Isolated Tribe of Amazonian Indians Reports ‘Massacre’ by Illegal Miners
They were gathering eggs along remote reaches of the Amazon River when 10 tribe members of an Indian “uncontacted tribe” were allegedly massacred by illegal gold miners, Survival International, an NGO that campaigns for indigenous peoples, reported.
According to Survival International “uncontacted tribes” are tribal peoples who have no peaceful contact with anyone in the mainstream or dominant society. These could be entire peoples or smaller groups of already contacted tribes.
The Brazilian government has opened an investigation into the killings alleged to have occurred last month in the Javari Valley. The valley is located in the still-wild Amazonas state of western Brazil. It is known to locals as the Uncontacted Frontier.
Authorities only found out about the incident when the gold miners visited a bar near the Colombian border last month and were boasting about the killings.
“It was crude bar talk,” said Leila Silvia Burger Sotto-Maior, coordinator for the Brazilian governmental protection agency for indigenous affairs known as Fundação Nacional do Índio (FUNAI). “They even bragged about cutting up the bodies and throwing them in the river,” Sotto-Maior told The New York Times.
According to Sotto-Maior, the illegal miners felt that they had to kill, or they would have been killed.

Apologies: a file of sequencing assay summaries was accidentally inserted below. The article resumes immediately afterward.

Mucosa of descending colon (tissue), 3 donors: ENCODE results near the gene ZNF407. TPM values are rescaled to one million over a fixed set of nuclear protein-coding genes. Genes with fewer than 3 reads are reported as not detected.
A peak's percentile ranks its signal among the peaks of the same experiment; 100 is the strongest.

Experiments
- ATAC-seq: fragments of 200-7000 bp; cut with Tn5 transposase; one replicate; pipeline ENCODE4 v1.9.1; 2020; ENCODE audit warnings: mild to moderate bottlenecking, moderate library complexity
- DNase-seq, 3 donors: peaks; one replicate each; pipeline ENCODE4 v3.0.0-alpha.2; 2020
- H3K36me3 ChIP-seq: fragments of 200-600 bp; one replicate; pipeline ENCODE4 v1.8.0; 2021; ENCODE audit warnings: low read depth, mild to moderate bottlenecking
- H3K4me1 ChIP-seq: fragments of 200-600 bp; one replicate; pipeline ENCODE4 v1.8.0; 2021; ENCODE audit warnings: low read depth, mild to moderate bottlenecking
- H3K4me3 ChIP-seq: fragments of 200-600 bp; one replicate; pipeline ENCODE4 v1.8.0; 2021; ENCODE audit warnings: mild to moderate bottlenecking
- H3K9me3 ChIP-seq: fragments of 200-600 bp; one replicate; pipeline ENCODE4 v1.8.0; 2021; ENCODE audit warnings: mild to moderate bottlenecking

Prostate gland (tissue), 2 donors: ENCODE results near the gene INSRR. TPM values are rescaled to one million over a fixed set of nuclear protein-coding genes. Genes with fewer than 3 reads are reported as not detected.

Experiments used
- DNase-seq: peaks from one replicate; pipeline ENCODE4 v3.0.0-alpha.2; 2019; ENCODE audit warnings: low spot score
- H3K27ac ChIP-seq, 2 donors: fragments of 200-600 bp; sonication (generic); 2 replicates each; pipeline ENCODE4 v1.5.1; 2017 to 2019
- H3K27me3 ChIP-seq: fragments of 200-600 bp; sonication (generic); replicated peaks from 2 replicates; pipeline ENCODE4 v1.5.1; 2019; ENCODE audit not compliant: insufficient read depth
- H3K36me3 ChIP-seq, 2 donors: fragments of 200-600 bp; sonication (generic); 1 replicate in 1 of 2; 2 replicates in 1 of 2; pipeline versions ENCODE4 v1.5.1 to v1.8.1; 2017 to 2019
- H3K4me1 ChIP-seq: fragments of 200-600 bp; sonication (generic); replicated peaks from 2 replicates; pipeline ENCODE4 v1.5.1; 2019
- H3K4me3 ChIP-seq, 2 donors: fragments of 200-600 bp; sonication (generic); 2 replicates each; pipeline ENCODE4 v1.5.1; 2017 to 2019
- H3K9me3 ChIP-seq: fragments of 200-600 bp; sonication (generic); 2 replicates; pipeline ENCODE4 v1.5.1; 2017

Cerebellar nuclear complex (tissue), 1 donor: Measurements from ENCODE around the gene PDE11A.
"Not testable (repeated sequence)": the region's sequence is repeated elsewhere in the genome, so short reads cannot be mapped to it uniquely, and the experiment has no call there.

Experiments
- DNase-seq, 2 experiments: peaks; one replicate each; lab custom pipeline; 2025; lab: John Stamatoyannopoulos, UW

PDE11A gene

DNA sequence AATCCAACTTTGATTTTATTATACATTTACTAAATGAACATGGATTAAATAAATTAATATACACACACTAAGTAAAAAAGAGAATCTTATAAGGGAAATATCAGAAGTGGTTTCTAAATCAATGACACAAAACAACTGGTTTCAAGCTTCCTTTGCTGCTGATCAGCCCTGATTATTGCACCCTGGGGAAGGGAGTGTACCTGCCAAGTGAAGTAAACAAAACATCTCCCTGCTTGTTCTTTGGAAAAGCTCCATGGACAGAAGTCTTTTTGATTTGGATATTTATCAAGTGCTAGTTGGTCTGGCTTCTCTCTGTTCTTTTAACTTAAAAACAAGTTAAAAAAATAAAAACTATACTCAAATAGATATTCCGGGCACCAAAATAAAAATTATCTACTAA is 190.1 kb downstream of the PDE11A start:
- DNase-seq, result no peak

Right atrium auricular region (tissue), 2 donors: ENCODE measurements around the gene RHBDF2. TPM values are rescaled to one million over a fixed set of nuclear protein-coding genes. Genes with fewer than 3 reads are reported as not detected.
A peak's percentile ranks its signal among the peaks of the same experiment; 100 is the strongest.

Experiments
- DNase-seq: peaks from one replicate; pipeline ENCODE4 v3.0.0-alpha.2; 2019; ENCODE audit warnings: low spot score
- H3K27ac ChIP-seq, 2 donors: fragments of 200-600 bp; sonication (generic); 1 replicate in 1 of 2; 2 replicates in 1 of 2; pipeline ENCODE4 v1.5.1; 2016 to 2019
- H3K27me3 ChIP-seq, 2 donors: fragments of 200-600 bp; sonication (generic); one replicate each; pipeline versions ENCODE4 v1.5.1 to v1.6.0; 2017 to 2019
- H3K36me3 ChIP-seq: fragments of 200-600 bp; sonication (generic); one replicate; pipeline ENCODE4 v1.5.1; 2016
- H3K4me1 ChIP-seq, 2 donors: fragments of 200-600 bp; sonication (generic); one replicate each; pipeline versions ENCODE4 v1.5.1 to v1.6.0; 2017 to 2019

FUNAI confirmed that women and children are believed to be among the dead. Survival International reported that two miners have since been arrested.
The incident adds to the concerns surrounding escalating tensions between “uncontacted” Amazonian tribes and the chaos of the modern world.
There are an estimated 1 million Amazonian Indians still living a traditional lifestyle, according to Survival International. These people represent around 400 culturally distinct, linguistically and territorially independent tribes.
Some tribes maintain contact with the outside world. But there are a number of “uncontacted tribes,” that have never encountered modern peoples—more than 500 years after the first European colonists set foot in Amazonia.
The Brazilian government has registered 103 “uncontacted tribes,” reported The New York Times, and there may be more than 15 “uncontacted tribes” on the Peruvian side of the border, according to journalist Scott Wallace from National Geographic.